Does somebody out there bike in snow? I can’t remember ever trying it, even as a kid growing up in St. Louis, MO. I recall seeing some people doing it in Germany, but I’m unlikely to attempt it now that I’m an old lady with a little ball of metal for a hip joint.
In Missouri we kids mainly biked in summer. In winter we dreamed of sledding through a White Christmas. Every few years our dreams came true, and we had snow for Christmas. Sometime since I came to the Pacific Northwest about 2/3 of a life ago, I gave up dreaming of a White Christmas. Seattle didn’t know much about snow. Maybe once or twice a year some sloppy white globs flew around in the air never reaching the ground. Sometimes it did cover things with that wet gray slush they sacrilegiously dubbed “snow.” Usually by the end of the day, the street gutters were little streams and rain was coming down as usual.
As for me I long since gave up dreaming of a White Christmas where your gloomy mundane winter world is transformed into something mystically white and “scintillating from a million diamond points.” Why wish for something that isn’t going to happen? That’s the surest route to unhappiness. In fact I made up a song:
I’m dreaming of a wet Christmas
Just like the ones I always get
May your days be merry and yet
May all your Christmases be wet.
After all one advantage of rain over snow is that you can put on a layer of Gortex and off you go to do your Christmas shopping by bike.
But this year, the closest to my 70th birthday, Mother Nature gave me a surprise Christmas present. It was a White Christmas exceeding all my childhood dreams. It started snowing in Seattle around the middle of December, and we had snow enchantingly filling the air and mantling the earth until the day after Christmas. A few days before Christmas we went to Lopez Island which is one of the most beautiful places the human species ever inhabited. We walked around peering across shimmering silver inlets through screens of falling snow as this already gorgeous place converted to a world of unimaginable splendor with white garnishing forested islands and blanketing rolling fields. Later we went to our family cabin on Hood Canal, ate Christmas dinner and exchanged gifts while watching snow filling our meadow.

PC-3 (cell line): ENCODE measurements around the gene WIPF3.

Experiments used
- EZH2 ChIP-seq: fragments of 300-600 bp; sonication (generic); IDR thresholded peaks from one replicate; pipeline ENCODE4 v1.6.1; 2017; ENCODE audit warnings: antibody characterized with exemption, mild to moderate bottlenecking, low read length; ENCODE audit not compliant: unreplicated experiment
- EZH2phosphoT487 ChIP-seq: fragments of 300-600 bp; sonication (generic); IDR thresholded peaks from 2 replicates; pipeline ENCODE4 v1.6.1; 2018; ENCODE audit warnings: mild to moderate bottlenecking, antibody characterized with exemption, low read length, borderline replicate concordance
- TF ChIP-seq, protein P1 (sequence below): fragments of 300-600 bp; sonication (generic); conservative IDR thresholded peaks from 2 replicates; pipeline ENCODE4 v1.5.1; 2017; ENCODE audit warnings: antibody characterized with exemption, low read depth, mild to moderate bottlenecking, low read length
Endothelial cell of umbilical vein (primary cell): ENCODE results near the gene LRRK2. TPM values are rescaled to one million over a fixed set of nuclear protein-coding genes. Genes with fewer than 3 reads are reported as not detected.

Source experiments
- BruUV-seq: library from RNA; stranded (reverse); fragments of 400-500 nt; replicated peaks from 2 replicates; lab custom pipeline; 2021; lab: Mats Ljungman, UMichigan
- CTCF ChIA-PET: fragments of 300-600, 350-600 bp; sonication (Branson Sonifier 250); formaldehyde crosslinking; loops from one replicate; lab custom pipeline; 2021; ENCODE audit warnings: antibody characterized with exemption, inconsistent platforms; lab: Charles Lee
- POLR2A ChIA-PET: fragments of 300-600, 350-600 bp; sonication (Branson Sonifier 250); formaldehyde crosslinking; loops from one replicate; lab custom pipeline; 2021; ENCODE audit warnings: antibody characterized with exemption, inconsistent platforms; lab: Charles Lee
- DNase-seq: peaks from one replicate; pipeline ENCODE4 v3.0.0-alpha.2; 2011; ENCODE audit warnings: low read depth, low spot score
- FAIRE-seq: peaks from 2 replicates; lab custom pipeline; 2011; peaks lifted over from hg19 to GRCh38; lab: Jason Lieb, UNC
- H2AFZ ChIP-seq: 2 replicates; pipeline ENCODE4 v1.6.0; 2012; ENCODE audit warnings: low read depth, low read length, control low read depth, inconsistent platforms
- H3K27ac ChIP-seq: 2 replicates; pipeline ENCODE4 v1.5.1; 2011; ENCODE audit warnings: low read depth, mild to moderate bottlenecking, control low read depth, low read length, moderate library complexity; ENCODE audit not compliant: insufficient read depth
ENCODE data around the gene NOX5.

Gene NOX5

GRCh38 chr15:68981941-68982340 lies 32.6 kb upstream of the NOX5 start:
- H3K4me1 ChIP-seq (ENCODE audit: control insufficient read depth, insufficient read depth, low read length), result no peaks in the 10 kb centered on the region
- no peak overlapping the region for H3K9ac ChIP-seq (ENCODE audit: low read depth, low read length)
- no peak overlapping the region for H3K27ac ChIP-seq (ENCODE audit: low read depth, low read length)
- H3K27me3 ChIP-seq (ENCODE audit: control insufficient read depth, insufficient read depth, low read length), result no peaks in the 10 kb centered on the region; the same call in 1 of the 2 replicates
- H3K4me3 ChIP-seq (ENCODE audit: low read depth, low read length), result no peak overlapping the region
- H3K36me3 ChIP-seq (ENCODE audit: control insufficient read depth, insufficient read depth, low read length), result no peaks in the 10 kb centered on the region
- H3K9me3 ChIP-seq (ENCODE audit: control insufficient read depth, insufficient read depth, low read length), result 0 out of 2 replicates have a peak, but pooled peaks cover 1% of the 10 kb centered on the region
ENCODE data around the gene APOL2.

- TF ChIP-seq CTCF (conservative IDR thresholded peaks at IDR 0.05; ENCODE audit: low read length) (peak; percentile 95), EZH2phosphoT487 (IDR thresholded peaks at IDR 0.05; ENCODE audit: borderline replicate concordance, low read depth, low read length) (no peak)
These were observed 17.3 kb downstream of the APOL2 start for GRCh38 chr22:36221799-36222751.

I can hear some of you scoffing, “Bah humbug! Snow’s a nuisance!
I have to admit there were a few minor inconveniences in addition to not being able to ride my bike. Seattle garbage trucks were grounded and trash blew all over the city. The transit system was paralyzed. My husband had to shovel our sidewalks several times and lie down in the snow to put tire chains on and off the car. I was a bit skittish about walking in the snow for fear of falling and throwing out my fake hip, but I used hiking poles and stayed unsteadily erect. I guess the hardest part was that on Lopez the pipes froze for a couple of days, so we had to melt snow for water and use imaginary toilets outside in Winter Wonderland. But I have always found inconvenience to be a side effect of adventure
After Christmas the gift melted like ice cream in August. It was refreshing to get out and safely run some errands on my little black Dahon. But guess what! White feathery looking stuff is falling thickly again outside my window. It’s at least covering the lawn and some of the tree branches if not the street. In the morning we’ll see if it’s really snow or just water running in the gutters.
Anticipate, however, my next blog which, if all goes as planned, will be about our upcoming tandem bike trip later this month in Florida. So much for White Christmases and Winter Wonderlands.
P.S. I would love to hear what you think of snow and whether or not you bike in it.